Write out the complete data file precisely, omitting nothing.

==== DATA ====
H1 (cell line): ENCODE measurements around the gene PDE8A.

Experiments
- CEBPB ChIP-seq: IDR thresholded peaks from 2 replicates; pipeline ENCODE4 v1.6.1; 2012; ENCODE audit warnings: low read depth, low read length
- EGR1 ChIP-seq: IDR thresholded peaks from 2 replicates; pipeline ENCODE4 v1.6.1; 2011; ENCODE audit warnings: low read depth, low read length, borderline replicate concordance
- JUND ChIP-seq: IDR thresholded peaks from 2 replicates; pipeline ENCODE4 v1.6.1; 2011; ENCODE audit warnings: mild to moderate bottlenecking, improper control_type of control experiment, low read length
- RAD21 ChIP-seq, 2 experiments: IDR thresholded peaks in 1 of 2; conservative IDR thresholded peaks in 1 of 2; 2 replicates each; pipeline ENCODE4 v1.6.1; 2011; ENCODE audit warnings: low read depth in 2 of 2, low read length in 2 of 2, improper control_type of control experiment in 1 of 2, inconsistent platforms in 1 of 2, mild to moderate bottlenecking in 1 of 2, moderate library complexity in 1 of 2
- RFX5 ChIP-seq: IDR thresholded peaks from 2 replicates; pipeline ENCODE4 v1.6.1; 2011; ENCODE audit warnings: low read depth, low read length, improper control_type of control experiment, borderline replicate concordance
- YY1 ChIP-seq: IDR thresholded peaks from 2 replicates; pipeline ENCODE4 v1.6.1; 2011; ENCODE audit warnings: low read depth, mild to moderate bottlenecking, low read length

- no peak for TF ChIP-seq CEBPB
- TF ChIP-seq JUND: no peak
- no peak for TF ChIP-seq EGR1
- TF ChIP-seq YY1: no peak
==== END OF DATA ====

H1 (cell line): ENCODE measurements around the gene PDE8A.

Experiments
- CEBPB ChIP-seq: IDR thresholded peaks from 2 replicates; pipeline ENCODE4 v1.6.1; 2012; ENCODE audit warnings: low read depth, low read length
- EGR1 ChIP-seq: IDR thresholded peaks from 2 replicates; pipeline ENCODE4 v1.6.1; 2011; ENCODE audit warnings: low read depth, low read length, borderline replicate concordance
- JUND ChIP-seq: IDR thresholded peaks from 2 replicates; pipeline ENCODE4 v1.6.1; 2011; ENCODE audit warnings: mild to moderate bottlenecking, improper control_type of control experiment, low read length
- RAD21 ChIP-seq, 2 experiments: IDR thresholded peaks in 1 of 2; conservative IDR thresholded peaks in 1 of 2; 2 replicates each; pipeline ENCODE4 v1.6.1; 2011; ENCODE audit warnings: low read depth in 2 of 2, low read length in 2 of 2, improper control_type of control experiment in 1 of 2, inconsistent platforms in 1 of 2, mild to moderate bottlenecking in 1 of 2, moderate library complexity in 1 of 2
- RFX5 ChIP-seq: IDR thresholded peaks from 2 replicates; pipeline ENCODE4 v1.6.1; 2011; ENCODE audit warnings: low read depth, low read length, improper control_type of control experiment, borderline replicate concordance
- YY1 ChIP-seq: IDR thresholded peaks from 2 replicates; pipeline ENCODE4 v1.6.1; 2011; ENCODE audit warnings: low read depth, mild to moderate bottlenecking, low read length

- no peak for TF ChIP-seq CEBPB
- TF ChIP-seq JUND: no peak
- no peak for TF ChIP-seq EGR1
- TF ChIP-seq YY1: no peak